5 Questions For South Carolina/Tennessee
1. Will the Gamecocks be able to pressure Erik Ainge?
If there is one key to the Gamecocks competing on Saturday night against the #8 ranked Volunteers, it will be Carolina's ability to generate pressure on Tennessee quarterback Erik Ainge. The junior signal-caller is the catalyst for the Vols offense that is averaging nearly 300 yards passing per contest, which not surprisingly ranks first in the SEC. Under David Cutcliffe's tutelage, Ainge has matured light years since his sophomore struggles last season. Ainge is confident and poised in the pocket, and if given time, he can pick apart even the best defensive backfield.
The Gamecock secondary, which is anchored by senior cornerback Fred Bennett, has fared well in pass coverage this season, but they have not faced a passing offense the caliber of what they will see on Saturday night. The Vols have excelled in pass protection this season, but it is imperative that the Gamecocks find a way to generate pressure, whether it be with the front four or designed blitzes.
2. Can South Carolina run the ball on Tennessee?
Ever since Steve Spurrier decided to insert Syvelle Newton into the starting quarterback rotation, the Gamecocks rushing attack has steadily improved over the past five games. Led by junior workhorse Cory Boyd, who has racked up consecutive 100+ yard performances, the Gamecocks running game has averaged 172 yards rushing since Newton's move behind center. Life has come much easier for the Gamecocks with success in the ground game, and USC will look to establish the run early and often against the Vols defense on Saturday night.
However, while the Gamecocks would like to establish the run on Tennessee, that may be easier said than done. The Vols are fresh off an outing where they held the Alabama rushing attack to a mere 53 yards on 30 carries, and the UT defense has steadily progressed against the run ever since surrendering a mind boggling 281 yards rushing to the Air Force option offense in week two of the season. The improved Carolina running game against the stout Tennessee run defense will be a key match up to watch on Saturday evening, and whoever can impose their will on the other will hold the upper hand on that side of the ball.
3. Will Sidney Rice scorch the Vols secondary for the second year in a row?
Last season in Knoxville, freshman wide receiver Sidney Rice was a budding star in Steve Spurrier‘s offense, and he had his coming out party in Neyland Stadium, as he terrorized the Tennessee defense with 8 catches for 112 yards and 2 touchdowns. Things haven't come as easy this season for Rice, who is widely considered one of the top receivers in the nation, and he is sure to warrant plenty of attention from the Tennessee defense on Saturday night.
The Vols secondary is surrendering a respectable 160 yards per game through the air, which ranks 19th in the nation. They have a solid pair of cover corners in Jonathan Hefney and Jonathan Wade, and they will likely throw a variety of looks at Rice on Saturday night. Rice was the difference maker in the Gamecocks 16-15 triumph over the Vols last season, and if he can have a similar showing on Saturday, the Gamecocks will likely be in good position to pull the upset.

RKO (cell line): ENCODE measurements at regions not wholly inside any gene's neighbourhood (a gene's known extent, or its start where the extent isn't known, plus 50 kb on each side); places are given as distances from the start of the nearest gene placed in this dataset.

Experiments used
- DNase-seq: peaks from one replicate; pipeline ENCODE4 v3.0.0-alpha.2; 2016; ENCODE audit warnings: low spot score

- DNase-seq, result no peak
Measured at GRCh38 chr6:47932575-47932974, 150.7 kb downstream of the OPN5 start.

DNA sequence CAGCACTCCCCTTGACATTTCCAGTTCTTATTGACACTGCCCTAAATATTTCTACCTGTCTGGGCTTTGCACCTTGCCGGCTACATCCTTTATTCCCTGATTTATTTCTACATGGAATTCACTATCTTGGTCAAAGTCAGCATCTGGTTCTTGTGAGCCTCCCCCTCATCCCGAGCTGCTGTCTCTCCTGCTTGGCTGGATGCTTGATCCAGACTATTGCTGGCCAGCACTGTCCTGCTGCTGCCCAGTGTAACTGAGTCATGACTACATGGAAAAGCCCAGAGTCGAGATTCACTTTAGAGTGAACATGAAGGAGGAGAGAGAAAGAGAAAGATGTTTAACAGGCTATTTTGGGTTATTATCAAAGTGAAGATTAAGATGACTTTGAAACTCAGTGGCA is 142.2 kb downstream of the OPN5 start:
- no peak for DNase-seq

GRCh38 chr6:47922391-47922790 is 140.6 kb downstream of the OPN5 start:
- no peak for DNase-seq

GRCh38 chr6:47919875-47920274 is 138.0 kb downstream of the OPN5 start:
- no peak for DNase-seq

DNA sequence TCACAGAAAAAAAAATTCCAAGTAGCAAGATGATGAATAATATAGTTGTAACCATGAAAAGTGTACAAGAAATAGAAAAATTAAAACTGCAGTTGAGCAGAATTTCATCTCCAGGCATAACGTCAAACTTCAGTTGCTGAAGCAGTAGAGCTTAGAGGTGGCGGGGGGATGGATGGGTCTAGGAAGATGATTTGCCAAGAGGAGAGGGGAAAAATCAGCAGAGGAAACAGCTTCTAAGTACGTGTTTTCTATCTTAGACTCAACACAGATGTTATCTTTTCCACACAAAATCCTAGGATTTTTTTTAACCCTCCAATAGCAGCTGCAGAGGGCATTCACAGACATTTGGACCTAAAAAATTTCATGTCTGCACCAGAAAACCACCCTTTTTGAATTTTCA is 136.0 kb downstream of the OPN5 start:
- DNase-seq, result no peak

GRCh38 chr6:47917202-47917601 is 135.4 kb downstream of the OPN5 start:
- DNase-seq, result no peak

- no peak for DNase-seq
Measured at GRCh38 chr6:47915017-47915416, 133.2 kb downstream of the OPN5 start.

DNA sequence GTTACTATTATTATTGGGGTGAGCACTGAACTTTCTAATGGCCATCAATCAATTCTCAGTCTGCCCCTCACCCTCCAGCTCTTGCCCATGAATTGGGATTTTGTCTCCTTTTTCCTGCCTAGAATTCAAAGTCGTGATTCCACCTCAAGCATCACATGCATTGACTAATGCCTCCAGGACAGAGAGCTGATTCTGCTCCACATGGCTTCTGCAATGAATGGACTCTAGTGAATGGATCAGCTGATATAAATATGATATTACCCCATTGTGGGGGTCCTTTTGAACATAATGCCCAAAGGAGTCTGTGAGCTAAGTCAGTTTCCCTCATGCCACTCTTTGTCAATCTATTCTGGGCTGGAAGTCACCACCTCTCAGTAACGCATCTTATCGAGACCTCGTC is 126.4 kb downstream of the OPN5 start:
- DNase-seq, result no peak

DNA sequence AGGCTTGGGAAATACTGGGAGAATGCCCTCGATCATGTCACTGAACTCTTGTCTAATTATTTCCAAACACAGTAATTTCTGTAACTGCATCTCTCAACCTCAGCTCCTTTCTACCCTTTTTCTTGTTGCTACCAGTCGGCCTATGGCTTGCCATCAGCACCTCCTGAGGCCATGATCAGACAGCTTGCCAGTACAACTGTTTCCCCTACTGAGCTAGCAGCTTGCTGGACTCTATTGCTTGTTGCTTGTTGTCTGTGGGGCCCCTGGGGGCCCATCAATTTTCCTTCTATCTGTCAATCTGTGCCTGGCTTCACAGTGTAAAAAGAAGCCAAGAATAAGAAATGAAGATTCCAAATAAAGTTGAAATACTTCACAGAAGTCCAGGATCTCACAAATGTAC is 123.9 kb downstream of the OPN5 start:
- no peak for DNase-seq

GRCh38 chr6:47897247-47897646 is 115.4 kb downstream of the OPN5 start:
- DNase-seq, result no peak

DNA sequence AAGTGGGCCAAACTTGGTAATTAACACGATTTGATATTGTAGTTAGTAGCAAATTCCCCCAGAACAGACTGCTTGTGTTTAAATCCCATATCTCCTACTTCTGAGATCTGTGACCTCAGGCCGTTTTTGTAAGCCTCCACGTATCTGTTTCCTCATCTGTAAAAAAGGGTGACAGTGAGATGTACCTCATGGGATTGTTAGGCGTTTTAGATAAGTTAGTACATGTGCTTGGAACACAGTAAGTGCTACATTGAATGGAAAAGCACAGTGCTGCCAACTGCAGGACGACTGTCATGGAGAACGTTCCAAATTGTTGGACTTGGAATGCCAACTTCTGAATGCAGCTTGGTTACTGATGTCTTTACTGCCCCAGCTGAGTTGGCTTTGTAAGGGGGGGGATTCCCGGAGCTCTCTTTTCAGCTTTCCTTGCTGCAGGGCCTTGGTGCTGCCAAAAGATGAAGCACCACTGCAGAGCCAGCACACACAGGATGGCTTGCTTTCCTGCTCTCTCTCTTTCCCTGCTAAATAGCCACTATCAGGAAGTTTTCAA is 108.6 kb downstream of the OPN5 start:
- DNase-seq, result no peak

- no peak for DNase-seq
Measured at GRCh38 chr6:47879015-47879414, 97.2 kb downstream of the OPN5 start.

4. Can South Carolina's run defense contain the struggling Tennessee rushing attack?
The Tennessee offense has not featured their typical punishing ground game this season, but rather has thrived off of a superb passing attack. However, any offense needs balance to be successful, and the Vols have lacked that balance recently. The Tennessee offense, which averages a mere 119 yards rushing per game, completely abandoned the running game in last week's narrow 16-13 victory over the Crimson Tide. The Vols threw the ball 46 times, but only managed 21 rushing attempts, and the Alabama defense was able to have success by making the Tennessee offense one dimensional.
The South Carolina run defense has shown improvement from a year ago, but they still lack the consistency of an elite defense in stopping the ground game. The Gamecocks are currently surrendering 147 yards rushing per game, but much like Tennessee, they have shown improvement against the run since giving up 290 yards rushing to an unconventional Wofford option offense. The Tennessee passing attack is enough to worry about as it is, but the Gamecocks will look to slow down Arian Foster and the Volunteer rushing attack in an effort to keep the Vols one dimensional on offense.
5. How will the Gamecock crowd play a role in Saturday night's game?
The South Carolina fan base is widely renowned for having some of the most loyal and enthusiastic fans in the nation, and that enthusiasm is only amplified when the team is winning. With all of the hype from ESPN Gameday coming to town, the hopes of knocking off a top 10 team, and the dream of staying alive in the hunt for the SEC-East, the Carolina faithful will create a truly raucous environment at Williams Brice Stadium on Saturday night.
The Volunteers will look to quiet the crowd early on, but at the same time, the Gamecocks must get off to a good start to keep the crowd involved and fully utilize the home field advantage. The home crowd was nearly enough to help the Gamecocks pull the upset over then #2 ranked Auburn, and they will look to make life equally as difficult for the Vols on Saturday.
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